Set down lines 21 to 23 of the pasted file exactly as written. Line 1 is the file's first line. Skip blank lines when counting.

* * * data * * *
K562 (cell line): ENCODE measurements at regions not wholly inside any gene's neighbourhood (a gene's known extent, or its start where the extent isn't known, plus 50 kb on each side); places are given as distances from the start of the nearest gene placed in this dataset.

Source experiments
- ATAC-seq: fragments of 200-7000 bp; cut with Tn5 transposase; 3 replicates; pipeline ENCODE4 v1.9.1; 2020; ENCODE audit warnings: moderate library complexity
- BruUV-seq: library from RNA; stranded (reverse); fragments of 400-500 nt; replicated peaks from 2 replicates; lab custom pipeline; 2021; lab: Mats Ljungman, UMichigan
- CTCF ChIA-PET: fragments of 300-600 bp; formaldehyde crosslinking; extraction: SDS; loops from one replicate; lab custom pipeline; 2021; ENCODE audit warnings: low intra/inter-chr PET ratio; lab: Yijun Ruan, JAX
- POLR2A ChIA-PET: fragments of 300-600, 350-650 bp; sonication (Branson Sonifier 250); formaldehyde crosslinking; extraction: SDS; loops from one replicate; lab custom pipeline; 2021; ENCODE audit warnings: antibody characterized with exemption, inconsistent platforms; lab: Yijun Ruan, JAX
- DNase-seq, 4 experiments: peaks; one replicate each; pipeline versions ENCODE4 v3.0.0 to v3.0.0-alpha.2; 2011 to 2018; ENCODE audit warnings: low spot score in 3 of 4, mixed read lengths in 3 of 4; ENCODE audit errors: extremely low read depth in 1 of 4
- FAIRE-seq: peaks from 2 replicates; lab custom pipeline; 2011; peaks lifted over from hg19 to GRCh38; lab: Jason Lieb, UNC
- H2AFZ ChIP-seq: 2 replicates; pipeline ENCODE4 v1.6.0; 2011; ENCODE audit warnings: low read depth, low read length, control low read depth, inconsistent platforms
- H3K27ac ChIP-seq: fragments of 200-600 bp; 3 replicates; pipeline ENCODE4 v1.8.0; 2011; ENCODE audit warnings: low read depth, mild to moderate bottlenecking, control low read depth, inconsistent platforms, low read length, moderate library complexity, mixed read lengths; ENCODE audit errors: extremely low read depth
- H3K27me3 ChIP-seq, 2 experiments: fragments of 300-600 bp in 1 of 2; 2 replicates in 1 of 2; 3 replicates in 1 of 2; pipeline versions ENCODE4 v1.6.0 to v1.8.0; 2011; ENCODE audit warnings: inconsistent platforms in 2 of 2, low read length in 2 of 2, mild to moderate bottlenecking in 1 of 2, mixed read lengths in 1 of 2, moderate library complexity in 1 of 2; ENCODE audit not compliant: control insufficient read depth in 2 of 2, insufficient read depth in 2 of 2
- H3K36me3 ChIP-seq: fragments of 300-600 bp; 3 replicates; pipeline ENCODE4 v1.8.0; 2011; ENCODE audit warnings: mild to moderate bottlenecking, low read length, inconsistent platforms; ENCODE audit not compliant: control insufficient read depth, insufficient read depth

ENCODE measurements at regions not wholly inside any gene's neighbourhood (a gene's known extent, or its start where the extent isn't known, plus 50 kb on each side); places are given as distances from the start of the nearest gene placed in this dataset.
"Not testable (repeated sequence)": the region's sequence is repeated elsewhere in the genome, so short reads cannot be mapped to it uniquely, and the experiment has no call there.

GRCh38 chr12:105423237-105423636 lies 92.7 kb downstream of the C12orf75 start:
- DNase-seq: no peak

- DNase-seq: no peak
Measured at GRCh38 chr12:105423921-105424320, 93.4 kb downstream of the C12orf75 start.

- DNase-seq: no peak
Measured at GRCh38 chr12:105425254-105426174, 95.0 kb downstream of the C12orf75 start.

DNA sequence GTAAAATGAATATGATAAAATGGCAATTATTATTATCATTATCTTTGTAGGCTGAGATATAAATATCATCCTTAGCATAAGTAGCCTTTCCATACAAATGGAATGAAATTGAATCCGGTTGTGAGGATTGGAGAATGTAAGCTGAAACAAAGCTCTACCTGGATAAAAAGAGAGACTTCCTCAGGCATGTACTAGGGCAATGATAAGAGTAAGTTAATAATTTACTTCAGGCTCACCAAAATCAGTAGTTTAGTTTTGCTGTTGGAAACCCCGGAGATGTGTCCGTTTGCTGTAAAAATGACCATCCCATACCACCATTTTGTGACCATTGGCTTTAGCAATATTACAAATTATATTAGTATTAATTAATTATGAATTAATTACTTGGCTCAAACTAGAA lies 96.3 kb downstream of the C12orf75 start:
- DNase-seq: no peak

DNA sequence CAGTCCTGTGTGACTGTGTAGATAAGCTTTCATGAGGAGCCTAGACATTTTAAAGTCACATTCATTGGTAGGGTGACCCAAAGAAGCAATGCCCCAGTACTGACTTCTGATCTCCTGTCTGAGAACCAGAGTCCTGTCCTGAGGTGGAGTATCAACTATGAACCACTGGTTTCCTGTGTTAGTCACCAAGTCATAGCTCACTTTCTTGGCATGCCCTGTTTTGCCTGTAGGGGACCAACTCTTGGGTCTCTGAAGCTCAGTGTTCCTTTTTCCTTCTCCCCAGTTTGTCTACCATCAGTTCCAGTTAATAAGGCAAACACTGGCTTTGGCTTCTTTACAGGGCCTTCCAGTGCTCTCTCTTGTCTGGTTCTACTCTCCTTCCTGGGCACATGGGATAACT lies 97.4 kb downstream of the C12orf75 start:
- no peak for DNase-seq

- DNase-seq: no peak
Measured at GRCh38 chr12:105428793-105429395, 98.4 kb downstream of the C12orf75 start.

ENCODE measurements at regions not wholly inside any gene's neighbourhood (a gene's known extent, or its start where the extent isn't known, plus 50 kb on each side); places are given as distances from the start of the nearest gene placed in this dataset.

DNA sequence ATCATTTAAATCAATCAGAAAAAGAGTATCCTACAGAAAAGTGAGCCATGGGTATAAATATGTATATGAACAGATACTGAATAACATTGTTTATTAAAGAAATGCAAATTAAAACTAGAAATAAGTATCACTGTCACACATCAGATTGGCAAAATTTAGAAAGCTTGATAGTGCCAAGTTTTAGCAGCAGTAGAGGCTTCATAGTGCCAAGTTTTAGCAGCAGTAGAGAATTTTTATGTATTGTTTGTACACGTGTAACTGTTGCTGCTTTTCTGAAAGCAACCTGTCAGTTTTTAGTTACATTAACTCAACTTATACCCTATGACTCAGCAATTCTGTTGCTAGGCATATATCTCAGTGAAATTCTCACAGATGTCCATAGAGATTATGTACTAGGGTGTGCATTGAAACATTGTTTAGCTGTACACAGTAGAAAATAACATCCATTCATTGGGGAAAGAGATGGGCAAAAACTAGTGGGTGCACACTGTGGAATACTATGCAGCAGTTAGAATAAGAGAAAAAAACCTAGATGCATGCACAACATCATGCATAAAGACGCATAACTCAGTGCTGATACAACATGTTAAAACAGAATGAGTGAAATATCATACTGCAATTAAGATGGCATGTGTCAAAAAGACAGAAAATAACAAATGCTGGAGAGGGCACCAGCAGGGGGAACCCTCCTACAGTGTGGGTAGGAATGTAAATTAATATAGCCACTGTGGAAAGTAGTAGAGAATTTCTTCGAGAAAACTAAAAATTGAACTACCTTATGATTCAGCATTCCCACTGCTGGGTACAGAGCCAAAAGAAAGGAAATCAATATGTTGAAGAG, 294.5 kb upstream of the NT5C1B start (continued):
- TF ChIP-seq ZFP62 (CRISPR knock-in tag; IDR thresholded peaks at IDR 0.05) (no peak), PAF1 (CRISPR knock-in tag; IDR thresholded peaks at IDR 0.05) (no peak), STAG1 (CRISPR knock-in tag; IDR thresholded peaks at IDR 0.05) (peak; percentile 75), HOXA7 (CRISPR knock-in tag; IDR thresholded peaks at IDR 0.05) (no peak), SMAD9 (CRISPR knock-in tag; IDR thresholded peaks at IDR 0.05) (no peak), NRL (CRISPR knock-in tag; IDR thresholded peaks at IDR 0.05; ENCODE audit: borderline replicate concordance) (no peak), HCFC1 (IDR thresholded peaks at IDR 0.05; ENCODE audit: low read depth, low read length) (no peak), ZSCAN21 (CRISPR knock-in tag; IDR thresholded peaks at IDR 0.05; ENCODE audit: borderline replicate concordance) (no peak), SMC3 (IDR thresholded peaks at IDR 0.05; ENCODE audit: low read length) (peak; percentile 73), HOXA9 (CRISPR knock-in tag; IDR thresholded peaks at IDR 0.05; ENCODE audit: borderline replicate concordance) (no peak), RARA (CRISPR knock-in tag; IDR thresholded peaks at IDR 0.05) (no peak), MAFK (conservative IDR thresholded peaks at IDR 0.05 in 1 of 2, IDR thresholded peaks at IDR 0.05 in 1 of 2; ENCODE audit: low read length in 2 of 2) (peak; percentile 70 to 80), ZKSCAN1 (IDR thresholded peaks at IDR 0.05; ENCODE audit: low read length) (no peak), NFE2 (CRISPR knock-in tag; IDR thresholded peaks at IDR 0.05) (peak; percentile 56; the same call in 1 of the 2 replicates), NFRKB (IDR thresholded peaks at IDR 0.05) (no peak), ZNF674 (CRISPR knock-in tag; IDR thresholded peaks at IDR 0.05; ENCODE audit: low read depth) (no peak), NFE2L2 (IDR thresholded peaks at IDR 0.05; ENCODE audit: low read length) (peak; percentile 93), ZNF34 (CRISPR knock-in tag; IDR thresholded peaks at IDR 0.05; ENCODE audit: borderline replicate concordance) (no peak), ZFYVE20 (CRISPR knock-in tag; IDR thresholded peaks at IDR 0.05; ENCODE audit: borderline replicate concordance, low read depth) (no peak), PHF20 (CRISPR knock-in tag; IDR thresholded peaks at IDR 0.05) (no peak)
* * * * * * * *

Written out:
DNA sequence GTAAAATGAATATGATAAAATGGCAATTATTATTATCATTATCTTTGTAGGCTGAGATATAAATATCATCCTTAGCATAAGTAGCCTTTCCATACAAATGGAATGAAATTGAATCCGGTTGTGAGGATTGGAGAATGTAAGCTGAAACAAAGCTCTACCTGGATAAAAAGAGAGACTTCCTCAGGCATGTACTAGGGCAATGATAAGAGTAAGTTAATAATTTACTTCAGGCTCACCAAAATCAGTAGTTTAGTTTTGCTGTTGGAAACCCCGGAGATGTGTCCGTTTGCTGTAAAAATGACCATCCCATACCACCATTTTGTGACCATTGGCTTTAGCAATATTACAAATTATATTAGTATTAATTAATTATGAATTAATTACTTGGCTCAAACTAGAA lies 96.3 kb downstream of the C12orf75 start:
- DNase-seq: no peak

DNA sequence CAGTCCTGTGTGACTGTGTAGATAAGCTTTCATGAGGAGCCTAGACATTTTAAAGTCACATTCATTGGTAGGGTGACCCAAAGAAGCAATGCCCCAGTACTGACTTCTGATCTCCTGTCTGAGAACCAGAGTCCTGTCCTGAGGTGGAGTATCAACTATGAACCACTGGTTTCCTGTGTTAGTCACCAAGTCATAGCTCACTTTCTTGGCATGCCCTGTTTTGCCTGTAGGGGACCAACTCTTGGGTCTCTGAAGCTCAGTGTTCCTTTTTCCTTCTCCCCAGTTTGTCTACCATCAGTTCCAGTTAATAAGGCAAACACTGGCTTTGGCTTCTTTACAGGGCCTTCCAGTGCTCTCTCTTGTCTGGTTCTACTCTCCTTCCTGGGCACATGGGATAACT lies 97.4 kb downstream of the C12orf75 start: